Next, the subcomputer 31 writes the incoming work sequence data Da into the work sequence file 31a and at the same time, transforms the data Da into frame numbers arranged in the appropriate model groups, and stores them in the stamping file 31b. Further, the subcomputer 31 selects those data Da which are scheduled to be stamped for that day, and forwards them to the operator panel 34, and in the meantime, it also supplies the machine controller 33 with the work sequence data Da organized in the stamping order.
Next, the machine controller 33 reorganizes the incoming data Da according to the production ratio, as shown in the example above, A-B-A-A-B, and writes the resulting serialized frame numbers into a specific memory of RAM 33c (refer to FIG. 10).
When the press operator presses the button provided on the operator panel 34 to start stamping action, a signal to commence stamping is outputted to the machine controller 33 which then begins verification process. That is, when CPU 33a receives commence stamp signal, through an input/output interface 33h, it begins a program to read out ten frame numbers in the stamping sequence and displays a screen 40 on CRT 33g, as shown in FIG. 11. The display consists of advance field 41 which contains ten frame numbers which have been organized according to the ratio setting data Dr. In the stamping field 42 is displayed the first frame number data to be stamped, that is, the leading frame number in the advance field 41 (the number shown in the bottom space)
CPU 33a next looks for the frame number in the stamping machine 35 and displays this number in the set number field 43. The reason for this step is to guard against a case of the machine 35 not having the frame number data transmitted from the machine controller 33. This can happen, for example, when the operator panel 34 temporarily suspends stamping of the frame numbers which had been forwarded from the machine controller 33 because of changes in the production schedule.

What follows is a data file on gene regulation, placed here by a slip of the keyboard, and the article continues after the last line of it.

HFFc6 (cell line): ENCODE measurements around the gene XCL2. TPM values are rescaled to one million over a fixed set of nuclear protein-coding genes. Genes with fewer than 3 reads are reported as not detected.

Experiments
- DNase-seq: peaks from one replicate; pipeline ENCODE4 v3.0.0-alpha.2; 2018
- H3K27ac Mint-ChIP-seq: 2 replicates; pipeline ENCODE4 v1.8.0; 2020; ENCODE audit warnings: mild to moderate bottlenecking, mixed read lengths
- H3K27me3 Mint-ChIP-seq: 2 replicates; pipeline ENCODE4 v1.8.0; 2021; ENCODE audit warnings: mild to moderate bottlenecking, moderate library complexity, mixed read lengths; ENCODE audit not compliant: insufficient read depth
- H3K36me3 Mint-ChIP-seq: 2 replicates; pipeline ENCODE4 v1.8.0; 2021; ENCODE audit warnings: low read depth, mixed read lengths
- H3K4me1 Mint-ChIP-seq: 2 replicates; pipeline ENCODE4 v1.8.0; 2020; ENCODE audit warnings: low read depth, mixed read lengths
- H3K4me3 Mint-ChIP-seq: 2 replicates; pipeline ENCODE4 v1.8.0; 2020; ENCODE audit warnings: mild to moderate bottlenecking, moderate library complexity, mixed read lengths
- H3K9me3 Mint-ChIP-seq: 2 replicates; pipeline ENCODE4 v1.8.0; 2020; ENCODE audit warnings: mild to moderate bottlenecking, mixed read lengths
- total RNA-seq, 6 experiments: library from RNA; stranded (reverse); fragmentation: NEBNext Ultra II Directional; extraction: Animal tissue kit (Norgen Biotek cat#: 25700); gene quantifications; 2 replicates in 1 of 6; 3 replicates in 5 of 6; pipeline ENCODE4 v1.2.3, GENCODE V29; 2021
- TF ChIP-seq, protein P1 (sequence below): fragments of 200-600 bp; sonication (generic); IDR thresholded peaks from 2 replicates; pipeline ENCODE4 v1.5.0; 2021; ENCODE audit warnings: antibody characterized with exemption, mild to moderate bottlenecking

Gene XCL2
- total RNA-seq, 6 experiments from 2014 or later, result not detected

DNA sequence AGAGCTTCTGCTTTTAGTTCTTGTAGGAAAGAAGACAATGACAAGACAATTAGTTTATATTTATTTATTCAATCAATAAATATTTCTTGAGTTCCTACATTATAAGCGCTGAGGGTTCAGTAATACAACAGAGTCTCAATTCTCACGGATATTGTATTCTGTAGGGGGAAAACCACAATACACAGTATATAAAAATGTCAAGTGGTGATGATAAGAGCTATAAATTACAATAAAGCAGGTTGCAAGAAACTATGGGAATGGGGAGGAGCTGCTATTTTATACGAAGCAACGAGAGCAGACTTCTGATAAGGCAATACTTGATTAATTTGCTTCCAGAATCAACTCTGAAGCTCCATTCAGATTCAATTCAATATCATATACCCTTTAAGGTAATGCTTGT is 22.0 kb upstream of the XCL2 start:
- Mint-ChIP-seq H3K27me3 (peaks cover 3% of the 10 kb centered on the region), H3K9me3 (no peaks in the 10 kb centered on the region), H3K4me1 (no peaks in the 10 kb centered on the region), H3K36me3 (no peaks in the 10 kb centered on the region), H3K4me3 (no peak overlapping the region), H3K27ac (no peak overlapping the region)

Next, CPU 33a compares the number shown in the stamping field 42 and the number shown in the set field 43 and check for matching. When the two numbers are identical, CPU 33a displays a "OK" sign in the confirmation space 44, and also outputs a commence stamp signal to the operator panel 34. If the numbers do not match, the space 44 is shown blank and a command is outputted to the control panel to check the frame number.
Every time a stamping operation is completed, CPU 33a updates the frame number stored in the stamping machine as well as the frame number to be stamped, and repeats the Verification step described above. The stamped number field 45 in this screen shows the cumulative number of stamping operations for each mode group.
By performing the Verification procedure as described above, it becomes possible to eliminate stamping of incorrect frame numbers on frame components.
While the stamping operation is in progress, if the operator presses a display switch provided on the control panel 34, the frame number display process begins. That is, CPU 33a of the machine controller 33 receives the process signal through the input/output interface 33h, it begins a program and displays a screen 50 on CRT 33g, as shown in FIG. 12. CPU 33a reads out ten frame numbers in the order of stamping sequence which had been organized according to previously discussed assembly sequence patterns, and displays them in the advance field display space 51. Therefore, the ten displayed numbers represent two production patterns. As before, the stamping field 52 displays the frame number to be stamped, that is, the leading number in the advance field 52 (the bottom space).
CPU 33a then checks the frame number stored in the machine 35, displays this number in the assigned number field 53, and compares this frame number in the stamping field 52 and that in the assigned number field 53. When the numbers are identical, the display color of the fields 52 and 53 is changed, and a commence stamp signal is outputted to the operator panel 34, which activates the press to stamp a component.